We had started out that day to visit home-building sites in the Yuma area. My brother-in-law is a contractor in another part of the country and he has constant curiosity about what other builders are doing. My father-in-law built a few homes when he was younger, including the one which Cathy grew up in. That beautiful place has been their home for well over 50 years and still amazes me with its tight doors and windows. Together we went from site to site, walking through houses in various stages of construction. The two of them saw things I didn't and showed me how some builders cut corners while others were building houses to last. It was fascinating, to say the least.

We had ended our tour of new construction near the college and were headed east into the foothills when we literally ran out of road. We could see more new homes about a quarter mile away, a strip of Arizona desert directly in front of us. Tire tracks indicated that someone was driving across that desert, but we couldn't tell if my Honda Accord would make it.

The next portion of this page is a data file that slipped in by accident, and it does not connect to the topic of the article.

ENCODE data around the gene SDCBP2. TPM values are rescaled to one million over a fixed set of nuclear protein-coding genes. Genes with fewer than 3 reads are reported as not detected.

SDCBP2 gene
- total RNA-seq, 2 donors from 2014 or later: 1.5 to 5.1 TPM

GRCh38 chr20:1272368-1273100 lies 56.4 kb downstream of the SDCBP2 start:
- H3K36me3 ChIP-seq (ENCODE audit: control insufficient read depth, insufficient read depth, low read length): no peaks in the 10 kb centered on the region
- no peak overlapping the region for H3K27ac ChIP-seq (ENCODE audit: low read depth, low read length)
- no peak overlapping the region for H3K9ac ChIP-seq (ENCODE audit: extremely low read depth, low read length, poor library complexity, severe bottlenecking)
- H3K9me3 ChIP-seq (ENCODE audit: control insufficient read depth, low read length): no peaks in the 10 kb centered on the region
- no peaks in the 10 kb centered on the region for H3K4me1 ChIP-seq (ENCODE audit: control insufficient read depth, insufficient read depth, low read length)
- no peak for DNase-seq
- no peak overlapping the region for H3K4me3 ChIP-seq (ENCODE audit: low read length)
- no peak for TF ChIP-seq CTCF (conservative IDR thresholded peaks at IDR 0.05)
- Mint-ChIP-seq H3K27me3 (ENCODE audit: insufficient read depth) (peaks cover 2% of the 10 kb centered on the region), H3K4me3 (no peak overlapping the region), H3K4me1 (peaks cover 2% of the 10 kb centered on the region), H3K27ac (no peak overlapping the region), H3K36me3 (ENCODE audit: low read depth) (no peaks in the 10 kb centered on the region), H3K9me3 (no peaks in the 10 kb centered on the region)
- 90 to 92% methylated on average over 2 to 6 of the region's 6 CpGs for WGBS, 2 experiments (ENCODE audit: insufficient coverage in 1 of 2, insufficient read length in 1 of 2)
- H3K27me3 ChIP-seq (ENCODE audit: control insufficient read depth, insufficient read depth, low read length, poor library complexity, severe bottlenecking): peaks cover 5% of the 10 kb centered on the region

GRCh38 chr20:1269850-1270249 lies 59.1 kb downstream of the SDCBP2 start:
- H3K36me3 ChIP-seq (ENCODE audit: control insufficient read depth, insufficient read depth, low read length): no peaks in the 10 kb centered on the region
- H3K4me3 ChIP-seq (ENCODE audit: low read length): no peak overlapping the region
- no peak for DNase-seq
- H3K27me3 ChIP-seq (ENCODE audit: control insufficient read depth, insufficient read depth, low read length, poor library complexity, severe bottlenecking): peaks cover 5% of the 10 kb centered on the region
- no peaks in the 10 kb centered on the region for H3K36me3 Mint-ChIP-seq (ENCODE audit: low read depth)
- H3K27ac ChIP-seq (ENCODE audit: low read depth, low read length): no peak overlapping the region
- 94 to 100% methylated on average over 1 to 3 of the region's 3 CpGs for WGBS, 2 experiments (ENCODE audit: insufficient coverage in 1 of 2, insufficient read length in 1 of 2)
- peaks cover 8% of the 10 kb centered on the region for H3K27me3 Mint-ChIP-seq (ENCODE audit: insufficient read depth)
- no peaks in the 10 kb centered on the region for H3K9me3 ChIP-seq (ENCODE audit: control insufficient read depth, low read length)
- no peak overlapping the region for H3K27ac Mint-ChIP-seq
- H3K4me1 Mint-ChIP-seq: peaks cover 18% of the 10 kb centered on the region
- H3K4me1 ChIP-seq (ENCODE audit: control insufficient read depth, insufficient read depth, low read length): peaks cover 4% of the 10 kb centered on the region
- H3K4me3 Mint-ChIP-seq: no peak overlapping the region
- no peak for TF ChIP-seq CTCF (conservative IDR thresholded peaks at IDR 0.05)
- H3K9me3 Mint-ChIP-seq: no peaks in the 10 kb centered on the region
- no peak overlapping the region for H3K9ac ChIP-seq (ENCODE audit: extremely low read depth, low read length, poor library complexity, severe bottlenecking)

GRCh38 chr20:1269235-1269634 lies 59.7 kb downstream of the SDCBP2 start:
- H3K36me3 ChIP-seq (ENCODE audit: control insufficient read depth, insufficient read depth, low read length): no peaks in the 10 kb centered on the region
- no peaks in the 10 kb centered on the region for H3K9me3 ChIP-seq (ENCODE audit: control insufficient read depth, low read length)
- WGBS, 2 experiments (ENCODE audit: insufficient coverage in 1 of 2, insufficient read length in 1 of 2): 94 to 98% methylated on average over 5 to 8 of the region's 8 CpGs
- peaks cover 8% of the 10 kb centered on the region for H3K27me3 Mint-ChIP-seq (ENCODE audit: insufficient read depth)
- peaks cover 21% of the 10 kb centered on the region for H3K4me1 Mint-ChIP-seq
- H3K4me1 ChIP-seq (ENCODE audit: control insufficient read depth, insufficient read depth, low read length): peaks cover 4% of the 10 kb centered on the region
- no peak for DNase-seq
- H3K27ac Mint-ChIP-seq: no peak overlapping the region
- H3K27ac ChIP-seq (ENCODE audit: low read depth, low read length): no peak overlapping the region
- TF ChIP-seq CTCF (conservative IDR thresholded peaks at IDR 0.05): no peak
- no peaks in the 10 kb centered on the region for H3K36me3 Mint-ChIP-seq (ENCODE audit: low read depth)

"Maybe we should go around," I said, realizing that we might have to drive two or three miles out of the way to get to the construction zone in front of us. "I think you might be right," my father-in-law quickly agreed. "No use driving out in the middle of that and getting stuck."

"Go for it!" my brother-in-law said with enthusiasm. Those three words have probably been his life's motto; most of the time he has been right. So...

...I went for it. At first, it seemed like the right choice. But, somewhere, right out in the middle of that stretch of desert, the gravel content in the soil gave way to pure sand.

We were stuck almost up to our axles.